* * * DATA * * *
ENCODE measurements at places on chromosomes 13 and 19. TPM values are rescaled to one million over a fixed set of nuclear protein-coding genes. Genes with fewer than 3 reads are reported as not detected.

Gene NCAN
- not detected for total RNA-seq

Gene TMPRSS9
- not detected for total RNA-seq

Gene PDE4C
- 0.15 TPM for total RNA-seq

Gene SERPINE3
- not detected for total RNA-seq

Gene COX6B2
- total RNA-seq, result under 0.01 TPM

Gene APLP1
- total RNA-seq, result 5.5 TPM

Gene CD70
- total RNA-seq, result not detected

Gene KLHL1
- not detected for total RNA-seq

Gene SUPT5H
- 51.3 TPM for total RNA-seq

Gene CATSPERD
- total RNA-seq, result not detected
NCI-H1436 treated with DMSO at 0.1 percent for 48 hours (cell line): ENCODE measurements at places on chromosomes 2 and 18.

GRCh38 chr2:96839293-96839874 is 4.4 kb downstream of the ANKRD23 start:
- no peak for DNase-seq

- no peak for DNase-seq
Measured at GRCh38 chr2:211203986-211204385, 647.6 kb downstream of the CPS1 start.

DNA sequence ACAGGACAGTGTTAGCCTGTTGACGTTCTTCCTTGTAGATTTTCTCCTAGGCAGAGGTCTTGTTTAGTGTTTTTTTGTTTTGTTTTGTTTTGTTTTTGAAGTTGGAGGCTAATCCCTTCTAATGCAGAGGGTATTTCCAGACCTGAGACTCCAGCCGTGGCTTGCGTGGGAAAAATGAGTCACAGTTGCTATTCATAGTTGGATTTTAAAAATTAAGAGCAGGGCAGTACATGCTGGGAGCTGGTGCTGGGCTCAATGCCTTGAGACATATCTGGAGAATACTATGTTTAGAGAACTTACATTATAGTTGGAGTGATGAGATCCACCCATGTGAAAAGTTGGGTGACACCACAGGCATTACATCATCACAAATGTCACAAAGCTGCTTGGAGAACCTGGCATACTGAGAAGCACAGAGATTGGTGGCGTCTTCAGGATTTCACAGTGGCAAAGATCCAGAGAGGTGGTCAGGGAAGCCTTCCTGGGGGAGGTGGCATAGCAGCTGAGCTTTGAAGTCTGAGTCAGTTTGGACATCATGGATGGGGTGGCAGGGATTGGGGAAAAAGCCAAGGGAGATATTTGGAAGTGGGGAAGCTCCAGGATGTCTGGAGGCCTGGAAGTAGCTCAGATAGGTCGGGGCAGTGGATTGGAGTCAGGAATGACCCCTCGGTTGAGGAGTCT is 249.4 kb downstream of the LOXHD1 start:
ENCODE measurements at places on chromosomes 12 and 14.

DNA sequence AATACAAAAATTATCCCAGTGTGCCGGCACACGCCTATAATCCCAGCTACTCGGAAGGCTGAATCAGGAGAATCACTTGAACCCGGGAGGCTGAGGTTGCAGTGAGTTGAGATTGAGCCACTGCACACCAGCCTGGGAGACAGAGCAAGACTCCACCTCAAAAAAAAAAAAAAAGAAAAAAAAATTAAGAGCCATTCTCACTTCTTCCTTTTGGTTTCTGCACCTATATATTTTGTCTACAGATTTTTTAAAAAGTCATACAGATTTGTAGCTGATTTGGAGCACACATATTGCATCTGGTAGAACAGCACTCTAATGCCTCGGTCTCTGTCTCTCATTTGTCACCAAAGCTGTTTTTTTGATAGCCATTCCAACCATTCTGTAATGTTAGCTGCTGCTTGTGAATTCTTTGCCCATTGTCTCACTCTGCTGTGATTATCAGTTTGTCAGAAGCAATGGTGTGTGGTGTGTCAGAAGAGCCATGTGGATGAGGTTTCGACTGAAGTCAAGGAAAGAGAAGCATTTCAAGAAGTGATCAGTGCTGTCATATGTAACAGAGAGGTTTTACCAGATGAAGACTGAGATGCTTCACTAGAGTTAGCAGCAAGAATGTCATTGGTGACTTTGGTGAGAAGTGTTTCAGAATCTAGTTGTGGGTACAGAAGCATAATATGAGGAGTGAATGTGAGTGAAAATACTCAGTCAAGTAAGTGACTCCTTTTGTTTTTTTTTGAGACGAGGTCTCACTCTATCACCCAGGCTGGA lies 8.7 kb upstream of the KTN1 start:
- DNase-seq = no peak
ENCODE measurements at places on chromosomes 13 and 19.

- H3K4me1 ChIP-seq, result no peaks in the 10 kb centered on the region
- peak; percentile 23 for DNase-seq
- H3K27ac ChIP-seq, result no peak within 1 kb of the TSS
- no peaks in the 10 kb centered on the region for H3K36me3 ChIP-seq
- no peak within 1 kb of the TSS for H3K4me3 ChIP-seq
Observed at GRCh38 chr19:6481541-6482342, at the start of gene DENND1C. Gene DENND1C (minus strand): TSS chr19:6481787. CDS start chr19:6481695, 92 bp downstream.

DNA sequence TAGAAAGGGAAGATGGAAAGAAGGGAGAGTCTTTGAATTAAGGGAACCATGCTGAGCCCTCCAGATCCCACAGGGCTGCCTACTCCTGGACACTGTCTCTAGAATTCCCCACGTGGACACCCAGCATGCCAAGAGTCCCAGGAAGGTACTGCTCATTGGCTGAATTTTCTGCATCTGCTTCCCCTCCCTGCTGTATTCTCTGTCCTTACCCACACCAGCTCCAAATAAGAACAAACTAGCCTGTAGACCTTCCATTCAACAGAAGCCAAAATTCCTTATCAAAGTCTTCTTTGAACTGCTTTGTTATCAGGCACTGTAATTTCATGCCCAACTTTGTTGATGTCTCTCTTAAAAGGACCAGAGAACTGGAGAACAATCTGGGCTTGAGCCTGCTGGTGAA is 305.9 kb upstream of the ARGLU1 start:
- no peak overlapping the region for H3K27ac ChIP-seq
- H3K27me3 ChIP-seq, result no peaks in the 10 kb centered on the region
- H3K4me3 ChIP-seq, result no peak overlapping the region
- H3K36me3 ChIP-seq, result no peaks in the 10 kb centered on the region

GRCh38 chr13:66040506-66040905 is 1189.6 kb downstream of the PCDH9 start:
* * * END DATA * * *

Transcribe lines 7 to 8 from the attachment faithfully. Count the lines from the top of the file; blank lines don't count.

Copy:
- 0.15 TPM for total RNA-seq

Gene SERPINE3